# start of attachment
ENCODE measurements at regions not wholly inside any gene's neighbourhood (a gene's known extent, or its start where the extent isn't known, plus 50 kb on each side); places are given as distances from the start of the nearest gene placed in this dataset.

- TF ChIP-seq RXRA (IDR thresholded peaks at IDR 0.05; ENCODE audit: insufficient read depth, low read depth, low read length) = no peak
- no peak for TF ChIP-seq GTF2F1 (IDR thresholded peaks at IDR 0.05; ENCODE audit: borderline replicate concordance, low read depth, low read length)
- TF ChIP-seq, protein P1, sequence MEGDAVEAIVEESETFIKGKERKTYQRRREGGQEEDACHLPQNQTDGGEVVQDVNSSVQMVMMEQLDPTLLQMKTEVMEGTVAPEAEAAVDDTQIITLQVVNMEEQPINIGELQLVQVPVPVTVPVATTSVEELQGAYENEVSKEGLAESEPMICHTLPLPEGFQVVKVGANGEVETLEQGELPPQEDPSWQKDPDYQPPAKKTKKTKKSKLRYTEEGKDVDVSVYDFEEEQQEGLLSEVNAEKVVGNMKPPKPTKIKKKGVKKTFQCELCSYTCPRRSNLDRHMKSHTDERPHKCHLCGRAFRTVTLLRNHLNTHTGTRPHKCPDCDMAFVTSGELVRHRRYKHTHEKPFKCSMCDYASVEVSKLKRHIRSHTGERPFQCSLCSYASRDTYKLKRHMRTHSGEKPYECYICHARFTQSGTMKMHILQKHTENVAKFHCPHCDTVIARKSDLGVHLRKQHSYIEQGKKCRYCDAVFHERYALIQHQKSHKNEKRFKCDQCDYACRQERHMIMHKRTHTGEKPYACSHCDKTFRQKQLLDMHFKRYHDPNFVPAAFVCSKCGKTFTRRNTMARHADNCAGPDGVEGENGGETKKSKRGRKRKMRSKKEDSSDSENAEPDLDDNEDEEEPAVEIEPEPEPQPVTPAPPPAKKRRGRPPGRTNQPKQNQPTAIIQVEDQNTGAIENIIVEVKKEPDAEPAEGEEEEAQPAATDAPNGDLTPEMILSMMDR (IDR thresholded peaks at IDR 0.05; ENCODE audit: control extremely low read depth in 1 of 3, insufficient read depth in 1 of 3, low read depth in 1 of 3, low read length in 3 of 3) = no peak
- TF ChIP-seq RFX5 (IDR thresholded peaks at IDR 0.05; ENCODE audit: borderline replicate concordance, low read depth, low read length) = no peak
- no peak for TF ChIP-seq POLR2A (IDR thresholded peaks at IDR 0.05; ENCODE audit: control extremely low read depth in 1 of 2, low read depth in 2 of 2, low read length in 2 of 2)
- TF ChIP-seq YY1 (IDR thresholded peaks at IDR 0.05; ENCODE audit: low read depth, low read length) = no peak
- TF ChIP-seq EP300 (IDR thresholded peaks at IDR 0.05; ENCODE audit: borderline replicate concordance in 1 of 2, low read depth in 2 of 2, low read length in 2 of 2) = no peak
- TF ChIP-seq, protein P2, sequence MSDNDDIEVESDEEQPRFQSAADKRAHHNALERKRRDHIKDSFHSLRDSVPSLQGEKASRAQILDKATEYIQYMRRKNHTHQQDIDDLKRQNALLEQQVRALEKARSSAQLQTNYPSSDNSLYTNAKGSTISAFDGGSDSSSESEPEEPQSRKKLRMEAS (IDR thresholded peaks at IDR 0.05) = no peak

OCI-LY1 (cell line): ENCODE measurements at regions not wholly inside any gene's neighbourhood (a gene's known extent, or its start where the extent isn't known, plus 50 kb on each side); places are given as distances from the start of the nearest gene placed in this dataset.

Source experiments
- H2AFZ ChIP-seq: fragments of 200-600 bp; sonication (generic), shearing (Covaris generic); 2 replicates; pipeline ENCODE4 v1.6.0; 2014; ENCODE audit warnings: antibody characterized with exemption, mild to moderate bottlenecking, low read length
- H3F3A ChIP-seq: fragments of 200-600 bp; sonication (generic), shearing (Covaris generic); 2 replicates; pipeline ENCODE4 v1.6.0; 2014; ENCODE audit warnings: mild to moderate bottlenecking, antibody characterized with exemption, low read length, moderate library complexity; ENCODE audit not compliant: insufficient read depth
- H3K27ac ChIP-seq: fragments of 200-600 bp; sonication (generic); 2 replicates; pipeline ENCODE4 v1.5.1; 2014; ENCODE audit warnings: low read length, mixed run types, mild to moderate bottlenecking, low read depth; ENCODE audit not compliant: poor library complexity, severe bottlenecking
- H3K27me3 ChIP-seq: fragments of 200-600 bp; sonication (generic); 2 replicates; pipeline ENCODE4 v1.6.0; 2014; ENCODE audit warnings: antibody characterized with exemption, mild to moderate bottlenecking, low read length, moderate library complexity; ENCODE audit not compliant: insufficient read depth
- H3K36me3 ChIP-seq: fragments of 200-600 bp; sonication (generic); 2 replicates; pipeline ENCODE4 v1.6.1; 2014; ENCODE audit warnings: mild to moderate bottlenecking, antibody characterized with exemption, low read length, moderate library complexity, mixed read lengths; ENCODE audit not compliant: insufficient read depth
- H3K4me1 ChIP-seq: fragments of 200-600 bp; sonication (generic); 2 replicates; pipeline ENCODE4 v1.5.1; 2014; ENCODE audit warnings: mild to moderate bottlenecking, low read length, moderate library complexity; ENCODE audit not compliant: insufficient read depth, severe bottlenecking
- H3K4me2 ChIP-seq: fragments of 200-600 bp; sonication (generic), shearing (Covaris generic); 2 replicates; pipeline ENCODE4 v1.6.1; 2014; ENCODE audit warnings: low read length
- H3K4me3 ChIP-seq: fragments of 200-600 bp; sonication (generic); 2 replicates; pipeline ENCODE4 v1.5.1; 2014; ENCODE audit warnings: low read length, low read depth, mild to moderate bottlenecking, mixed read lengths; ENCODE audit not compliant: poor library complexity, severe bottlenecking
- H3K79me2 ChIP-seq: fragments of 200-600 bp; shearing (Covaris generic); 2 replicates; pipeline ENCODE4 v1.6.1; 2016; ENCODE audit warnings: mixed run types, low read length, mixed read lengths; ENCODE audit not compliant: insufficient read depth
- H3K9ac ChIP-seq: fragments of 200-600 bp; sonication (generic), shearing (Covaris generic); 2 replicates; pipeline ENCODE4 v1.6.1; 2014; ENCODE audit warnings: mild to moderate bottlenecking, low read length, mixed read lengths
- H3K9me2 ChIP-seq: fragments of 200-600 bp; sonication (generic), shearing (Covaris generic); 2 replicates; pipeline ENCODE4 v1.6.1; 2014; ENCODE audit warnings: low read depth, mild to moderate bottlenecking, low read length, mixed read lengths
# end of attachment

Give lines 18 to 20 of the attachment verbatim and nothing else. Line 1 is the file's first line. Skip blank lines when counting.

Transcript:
- H3K4me2 ChIP-seq: fragments of 200-600 bp; sonication (generic), shearing (Covaris generic); 2 replicates; pipeline ENCODE4 v1.6.1; 2014; ENCODE audit warnings: low read length
- H3K4me3 ChIP-seq: fragments of 200-600 bp; sonication (generic); 2 replicates; pipeline ENCODE4 v1.5.1; 2014; ENCODE audit warnings: low read length, low read depth, mild to moderate bottlenecking, mixed read lengths; ENCODE audit not compliant: poor library complexity, severe bottlenecking
- H3K79me2 ChIP-seq: fragments of 200-600 bp; shearing (Covaris generic); 2 replicates; pipeline ENCODE4 v1.6.1; 2016; ENCODE audit warnings: mixed run types, low read length, mixed read lengths; ENCODE audit not compliant: insufficient read depth